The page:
• access to technical information, tools and training have to be made available and remain a prerequisite.

Russia

The Federal Antimonopoly Service (“FAS“), along with industry players, adopted a voluntary Code of Conduct establishing good business practice for the Russian automotive sector. In terms of the Code of Conduct, members of the Automotive Manufacturers Committee, i.e. the industry, have undertaken to adhere to, amongst others, the following good business principles:

  • set transparent procedures in selecting potential dealers;
  • distributors should not be precluded from including other dealers within the distribution model;
  • OEMs will compile a list of alternative suppliers;
  • members of the automobile manufacturers should not prevent official dealers from using spare parts of matching quality for maintenance and non-warranty repairs after the lapsing of the warranty period; and
  • each OEM should make independent decisions on providing technical training to official dealers only or to other parties as well.

Some other interventions include:

  • In 2013, the Norwegian Competition Authority published the result of a sector inquiry into car warranty conditions in Norway, which resulted in changes to how business has been conducted for many years.[2]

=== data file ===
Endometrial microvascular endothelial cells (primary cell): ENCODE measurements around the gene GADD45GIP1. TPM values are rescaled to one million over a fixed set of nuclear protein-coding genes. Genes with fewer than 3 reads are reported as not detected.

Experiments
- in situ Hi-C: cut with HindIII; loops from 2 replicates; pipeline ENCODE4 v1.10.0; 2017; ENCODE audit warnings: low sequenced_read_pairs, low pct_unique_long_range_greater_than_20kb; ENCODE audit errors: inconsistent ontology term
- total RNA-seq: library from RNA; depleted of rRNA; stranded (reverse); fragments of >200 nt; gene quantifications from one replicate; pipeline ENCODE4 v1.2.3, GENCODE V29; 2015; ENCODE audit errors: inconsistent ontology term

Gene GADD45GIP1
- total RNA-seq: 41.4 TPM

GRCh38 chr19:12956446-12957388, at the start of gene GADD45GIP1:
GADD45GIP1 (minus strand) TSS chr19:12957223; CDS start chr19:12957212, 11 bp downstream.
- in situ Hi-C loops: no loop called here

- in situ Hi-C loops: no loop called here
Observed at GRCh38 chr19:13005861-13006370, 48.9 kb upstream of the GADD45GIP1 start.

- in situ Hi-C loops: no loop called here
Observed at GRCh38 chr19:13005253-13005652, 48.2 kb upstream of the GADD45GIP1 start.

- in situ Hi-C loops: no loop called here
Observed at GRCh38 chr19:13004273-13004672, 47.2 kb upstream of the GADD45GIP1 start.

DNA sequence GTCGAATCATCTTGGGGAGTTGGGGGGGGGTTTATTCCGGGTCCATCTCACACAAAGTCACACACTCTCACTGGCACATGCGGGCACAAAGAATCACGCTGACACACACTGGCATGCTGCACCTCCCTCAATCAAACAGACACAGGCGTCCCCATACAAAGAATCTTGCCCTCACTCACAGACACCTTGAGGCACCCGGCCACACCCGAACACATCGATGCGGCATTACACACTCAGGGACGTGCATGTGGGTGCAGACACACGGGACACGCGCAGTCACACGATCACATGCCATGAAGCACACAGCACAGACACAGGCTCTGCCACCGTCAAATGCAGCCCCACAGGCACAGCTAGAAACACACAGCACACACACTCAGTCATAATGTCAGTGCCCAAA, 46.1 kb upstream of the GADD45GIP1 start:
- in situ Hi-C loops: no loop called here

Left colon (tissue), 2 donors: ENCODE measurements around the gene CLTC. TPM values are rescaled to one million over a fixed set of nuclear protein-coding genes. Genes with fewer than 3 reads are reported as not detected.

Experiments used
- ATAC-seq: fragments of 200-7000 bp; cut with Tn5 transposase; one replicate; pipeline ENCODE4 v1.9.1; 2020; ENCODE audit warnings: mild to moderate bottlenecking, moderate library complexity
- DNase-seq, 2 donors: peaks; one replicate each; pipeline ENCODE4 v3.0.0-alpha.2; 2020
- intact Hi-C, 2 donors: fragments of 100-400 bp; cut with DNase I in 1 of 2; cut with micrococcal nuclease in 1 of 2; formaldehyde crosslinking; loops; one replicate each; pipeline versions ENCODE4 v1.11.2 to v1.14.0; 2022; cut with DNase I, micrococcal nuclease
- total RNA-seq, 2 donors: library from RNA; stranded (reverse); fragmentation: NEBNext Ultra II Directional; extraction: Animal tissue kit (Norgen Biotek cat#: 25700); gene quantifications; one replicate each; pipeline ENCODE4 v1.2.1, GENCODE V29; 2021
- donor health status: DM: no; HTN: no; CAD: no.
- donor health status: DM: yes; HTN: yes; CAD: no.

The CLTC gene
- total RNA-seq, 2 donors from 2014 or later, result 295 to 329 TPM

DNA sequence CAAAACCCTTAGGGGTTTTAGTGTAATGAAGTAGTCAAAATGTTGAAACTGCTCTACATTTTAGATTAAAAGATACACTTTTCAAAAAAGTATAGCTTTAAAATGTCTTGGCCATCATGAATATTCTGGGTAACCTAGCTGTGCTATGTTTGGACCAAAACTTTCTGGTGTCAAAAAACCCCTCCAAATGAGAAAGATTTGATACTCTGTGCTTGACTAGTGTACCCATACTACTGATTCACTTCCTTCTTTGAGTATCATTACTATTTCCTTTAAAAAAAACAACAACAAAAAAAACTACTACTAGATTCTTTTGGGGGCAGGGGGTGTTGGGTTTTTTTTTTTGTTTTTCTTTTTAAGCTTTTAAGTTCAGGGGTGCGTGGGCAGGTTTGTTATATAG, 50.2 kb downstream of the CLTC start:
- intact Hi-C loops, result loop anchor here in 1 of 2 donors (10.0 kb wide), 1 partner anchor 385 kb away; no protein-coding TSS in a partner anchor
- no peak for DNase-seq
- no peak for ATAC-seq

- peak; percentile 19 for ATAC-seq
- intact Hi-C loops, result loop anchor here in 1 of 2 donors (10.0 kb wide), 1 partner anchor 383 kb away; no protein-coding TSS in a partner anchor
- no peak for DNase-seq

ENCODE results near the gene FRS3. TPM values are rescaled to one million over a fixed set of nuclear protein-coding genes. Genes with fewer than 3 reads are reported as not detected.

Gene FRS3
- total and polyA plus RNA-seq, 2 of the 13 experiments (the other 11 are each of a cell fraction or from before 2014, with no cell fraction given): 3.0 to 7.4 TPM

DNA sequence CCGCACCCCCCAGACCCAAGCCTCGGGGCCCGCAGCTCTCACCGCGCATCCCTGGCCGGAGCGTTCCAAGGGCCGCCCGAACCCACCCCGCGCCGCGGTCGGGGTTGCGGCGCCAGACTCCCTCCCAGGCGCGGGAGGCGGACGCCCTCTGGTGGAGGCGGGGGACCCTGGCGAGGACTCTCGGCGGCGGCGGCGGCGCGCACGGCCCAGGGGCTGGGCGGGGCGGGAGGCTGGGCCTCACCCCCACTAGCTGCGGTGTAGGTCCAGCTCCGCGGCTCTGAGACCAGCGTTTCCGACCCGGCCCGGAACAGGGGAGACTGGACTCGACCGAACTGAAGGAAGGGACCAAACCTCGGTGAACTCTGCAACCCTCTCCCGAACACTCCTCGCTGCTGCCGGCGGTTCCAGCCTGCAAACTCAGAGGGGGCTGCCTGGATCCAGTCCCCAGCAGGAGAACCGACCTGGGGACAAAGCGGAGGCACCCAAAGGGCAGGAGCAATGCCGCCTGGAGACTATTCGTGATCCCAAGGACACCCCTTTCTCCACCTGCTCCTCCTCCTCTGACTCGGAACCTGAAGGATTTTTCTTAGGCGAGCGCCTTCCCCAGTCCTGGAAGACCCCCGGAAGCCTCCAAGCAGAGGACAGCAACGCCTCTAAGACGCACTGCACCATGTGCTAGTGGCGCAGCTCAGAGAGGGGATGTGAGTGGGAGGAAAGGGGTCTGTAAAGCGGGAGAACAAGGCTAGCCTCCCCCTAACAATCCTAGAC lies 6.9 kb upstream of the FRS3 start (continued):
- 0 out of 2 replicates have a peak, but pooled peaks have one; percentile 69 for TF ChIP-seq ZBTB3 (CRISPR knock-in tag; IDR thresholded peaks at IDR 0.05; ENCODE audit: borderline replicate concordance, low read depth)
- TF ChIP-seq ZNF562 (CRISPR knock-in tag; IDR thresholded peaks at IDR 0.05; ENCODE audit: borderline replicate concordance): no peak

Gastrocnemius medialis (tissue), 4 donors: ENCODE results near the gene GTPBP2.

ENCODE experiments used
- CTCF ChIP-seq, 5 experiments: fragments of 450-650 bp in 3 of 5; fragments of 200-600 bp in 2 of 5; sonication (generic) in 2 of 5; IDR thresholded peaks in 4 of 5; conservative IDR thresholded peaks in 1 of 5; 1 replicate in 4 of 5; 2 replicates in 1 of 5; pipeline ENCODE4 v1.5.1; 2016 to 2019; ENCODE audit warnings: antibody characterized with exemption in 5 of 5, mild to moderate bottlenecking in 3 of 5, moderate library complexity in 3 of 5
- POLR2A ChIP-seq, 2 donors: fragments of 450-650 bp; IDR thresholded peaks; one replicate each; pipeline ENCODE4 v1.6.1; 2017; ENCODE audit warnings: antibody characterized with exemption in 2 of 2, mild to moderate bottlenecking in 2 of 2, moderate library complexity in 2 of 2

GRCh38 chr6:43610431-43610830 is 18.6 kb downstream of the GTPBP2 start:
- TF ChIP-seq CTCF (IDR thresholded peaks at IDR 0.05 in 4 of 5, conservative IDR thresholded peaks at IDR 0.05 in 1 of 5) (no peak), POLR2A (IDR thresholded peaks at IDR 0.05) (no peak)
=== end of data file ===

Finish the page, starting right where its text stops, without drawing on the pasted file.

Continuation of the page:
• Also, the Swedish Competition Authority published a sectoral investigation report in 2010 regarding warranty schemes in Sweden, which lead to changes in the way in which companies conduct themselves.[3]

COMMISSION’S APPROACH MOVING FORWARD

The Commission has taken a sober approach, to understand a market with numerous interested parties involved, knowing full well that market participants’ interests are not aligned, but acknowledging the industry’s important overall role in the country’s economy. The sector boasts a 7% GDP contribution to the country’s economy and is responsible for the employment of over 100 000 employees across the sector. Therefore, any approach adopted by the Commission, must aim to protect the industry as a whole in order to preserve the benefits of this sector, as it plays a pivotal role in the ailing South African economy.

CONCLUSION

The Commission has indicated that work will start on a voluntary Code of Conduct focussing on arrangements in relation to spare parts, the use of warranty provisions and access to technical information relating to the servicing of a vehicle. The relevant timeframe of this process to be undertaken is foreseen to be 6 months.

One is reminded that the Commission is aiming to also align the rules of business for the automotive aftermarket to those rules that apply internationally.

Will these rules be unique in all aspects? Not really.

[1]   Motor Vehicle Regulation No 461/2010 and Regulation No 330/2010
[2]   Norwegian Competition Authority, September 2013, Report following sector inquiry into car warranty conditions
[3]   Swedish Competition Authority (Konkurrensverket), 24 March 2010, Sectoral investigation report concerning motor vehicle warranty schemes